What Ever Happened to the Department of Labor’s New Overtime Rule?
As our readers may recall, last year we devoted a good amount of time addressing the Department of Labor’s (DOL) final rule on overtime exemptions. Under that rule, which was supposed to go into effect on December 1, 2016, the minimum salary required to be exempt from overtime requirements under the certain Fair Labor Standards Act (FLSA) exemptions was supposed to increase to $47,476 (up from $23,660).
However, that increase never came to be. As we previously reported, in November 2016, a Texas federal judge issued a temporary nationwide injunction preventing the Obama administration DOL’s controversial rule from taking effect. This ruling was appealed to the Fifth Circuit Court of Appeals, but repeated extensions have been granted since the Trump administration took over.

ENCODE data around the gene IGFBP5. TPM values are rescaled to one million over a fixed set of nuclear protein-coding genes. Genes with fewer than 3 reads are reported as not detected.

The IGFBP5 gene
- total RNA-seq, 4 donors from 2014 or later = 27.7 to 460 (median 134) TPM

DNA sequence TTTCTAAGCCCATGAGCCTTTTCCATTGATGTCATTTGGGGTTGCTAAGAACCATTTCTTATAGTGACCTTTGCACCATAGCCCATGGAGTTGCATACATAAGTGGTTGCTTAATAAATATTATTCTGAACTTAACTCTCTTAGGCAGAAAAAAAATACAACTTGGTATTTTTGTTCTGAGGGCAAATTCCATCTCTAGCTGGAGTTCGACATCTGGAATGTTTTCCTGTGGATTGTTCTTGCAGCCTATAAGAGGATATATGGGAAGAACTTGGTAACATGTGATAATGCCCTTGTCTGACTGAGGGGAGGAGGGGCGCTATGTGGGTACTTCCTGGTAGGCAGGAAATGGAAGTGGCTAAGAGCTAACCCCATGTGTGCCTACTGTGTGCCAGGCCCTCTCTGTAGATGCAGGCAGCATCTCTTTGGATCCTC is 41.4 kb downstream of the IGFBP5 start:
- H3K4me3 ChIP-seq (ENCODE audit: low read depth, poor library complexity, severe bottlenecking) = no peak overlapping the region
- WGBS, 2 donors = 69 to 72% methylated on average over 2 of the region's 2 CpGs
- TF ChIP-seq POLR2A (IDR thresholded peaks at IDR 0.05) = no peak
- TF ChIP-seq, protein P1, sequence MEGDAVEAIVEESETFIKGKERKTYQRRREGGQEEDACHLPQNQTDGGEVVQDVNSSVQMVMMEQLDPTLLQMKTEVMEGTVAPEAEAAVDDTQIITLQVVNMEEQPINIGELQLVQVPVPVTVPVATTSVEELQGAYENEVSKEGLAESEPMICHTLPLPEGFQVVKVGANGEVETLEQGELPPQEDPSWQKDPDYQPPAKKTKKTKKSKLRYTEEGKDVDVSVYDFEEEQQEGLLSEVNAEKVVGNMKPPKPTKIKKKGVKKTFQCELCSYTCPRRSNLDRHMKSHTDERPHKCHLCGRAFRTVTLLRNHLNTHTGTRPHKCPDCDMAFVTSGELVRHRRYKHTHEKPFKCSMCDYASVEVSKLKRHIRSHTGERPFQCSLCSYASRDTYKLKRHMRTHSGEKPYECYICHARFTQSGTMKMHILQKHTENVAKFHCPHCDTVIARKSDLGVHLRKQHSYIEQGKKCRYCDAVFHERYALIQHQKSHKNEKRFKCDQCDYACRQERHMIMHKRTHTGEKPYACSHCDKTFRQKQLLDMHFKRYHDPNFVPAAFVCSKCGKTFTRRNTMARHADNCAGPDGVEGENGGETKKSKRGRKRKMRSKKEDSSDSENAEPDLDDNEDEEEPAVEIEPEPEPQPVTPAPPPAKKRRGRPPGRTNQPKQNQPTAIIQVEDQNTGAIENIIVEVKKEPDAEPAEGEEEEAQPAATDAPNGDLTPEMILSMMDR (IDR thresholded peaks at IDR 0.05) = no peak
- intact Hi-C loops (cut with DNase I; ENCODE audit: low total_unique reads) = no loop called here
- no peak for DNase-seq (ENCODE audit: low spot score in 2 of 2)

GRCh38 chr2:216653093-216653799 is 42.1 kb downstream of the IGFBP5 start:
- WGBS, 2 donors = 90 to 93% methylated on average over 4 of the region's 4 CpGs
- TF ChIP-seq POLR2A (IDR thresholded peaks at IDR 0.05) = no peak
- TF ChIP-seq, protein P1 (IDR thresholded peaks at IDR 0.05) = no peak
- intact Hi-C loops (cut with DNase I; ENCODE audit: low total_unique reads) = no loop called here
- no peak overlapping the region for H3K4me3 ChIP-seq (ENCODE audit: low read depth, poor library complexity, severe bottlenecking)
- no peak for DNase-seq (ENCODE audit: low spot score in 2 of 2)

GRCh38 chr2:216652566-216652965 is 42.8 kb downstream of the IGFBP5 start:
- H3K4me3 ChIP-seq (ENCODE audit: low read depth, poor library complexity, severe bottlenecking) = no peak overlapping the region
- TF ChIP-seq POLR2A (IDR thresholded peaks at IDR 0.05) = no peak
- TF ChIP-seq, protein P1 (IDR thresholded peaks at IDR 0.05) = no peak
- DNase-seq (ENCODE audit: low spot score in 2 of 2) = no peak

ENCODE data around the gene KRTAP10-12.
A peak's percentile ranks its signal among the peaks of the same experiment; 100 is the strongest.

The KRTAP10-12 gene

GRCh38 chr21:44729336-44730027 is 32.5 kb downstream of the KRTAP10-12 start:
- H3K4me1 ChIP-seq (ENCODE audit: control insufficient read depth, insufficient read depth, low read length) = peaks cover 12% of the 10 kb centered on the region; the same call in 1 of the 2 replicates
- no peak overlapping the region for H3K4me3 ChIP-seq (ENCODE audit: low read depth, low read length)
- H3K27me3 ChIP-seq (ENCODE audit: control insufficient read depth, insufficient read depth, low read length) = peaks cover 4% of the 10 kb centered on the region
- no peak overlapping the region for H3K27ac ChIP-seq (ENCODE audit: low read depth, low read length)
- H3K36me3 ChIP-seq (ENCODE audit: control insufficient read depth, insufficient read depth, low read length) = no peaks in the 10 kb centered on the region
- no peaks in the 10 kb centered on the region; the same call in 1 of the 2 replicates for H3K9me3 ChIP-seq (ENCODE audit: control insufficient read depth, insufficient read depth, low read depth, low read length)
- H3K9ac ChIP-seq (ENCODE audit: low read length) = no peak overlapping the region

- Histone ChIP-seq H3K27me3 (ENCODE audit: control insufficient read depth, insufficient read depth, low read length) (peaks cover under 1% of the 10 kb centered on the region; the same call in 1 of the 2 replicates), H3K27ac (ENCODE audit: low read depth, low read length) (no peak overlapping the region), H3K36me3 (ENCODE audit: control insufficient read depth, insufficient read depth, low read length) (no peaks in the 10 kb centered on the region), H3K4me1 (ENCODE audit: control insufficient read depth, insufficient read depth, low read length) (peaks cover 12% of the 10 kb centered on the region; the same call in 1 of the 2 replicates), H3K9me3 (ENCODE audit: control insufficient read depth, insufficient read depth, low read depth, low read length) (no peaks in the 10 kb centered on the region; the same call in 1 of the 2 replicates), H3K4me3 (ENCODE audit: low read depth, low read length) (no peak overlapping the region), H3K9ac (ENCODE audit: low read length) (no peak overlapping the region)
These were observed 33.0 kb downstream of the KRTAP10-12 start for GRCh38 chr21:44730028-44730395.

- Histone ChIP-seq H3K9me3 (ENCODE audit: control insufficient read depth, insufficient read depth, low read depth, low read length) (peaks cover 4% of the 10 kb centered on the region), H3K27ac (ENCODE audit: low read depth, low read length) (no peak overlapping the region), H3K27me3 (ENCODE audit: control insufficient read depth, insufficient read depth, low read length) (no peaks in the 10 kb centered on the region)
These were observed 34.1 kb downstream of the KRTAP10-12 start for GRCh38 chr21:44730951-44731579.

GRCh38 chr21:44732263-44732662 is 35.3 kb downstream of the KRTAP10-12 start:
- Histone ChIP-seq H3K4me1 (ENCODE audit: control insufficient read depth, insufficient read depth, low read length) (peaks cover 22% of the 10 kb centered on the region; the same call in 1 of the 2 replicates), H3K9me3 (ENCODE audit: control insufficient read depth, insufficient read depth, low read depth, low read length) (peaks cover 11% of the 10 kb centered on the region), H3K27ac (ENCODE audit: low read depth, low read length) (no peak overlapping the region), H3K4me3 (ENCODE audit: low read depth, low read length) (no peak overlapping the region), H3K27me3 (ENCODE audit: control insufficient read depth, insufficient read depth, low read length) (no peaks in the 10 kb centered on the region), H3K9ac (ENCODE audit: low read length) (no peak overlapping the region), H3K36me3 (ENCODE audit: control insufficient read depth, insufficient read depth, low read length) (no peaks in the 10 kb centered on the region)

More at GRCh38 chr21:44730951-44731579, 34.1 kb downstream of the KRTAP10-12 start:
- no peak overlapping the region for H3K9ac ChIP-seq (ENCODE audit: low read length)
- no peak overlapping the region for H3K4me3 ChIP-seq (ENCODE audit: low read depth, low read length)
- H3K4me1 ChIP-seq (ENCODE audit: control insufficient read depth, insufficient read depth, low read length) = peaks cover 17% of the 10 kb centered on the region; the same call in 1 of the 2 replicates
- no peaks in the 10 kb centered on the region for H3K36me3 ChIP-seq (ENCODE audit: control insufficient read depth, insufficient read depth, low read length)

Just recently, the Trump DOL filed a brief with the Court of Appeals indicating that it will not seek to reinstate the high salary thresholds proposed by the Obama administration — which more than double the current threshold. However, the brief also included a request that the court overturn any finding that the DOL generally lacks the power to set a different salary level.
The brief essentially indicated that, while the DOL is not advocating for the specific salary threshold set by the Obama administration, the DOL still plans to assert its power to use salary as factor in determining whether employees should be eligible for overtime. In other words, to the extent that the Court of Appeals affirms the DOL’s authority to set a salary threshold, the Trump DOL has indicated that it intends to raise the threshold above the current amount of $23,660.
We will keep our readers informed of any further developments on this important case.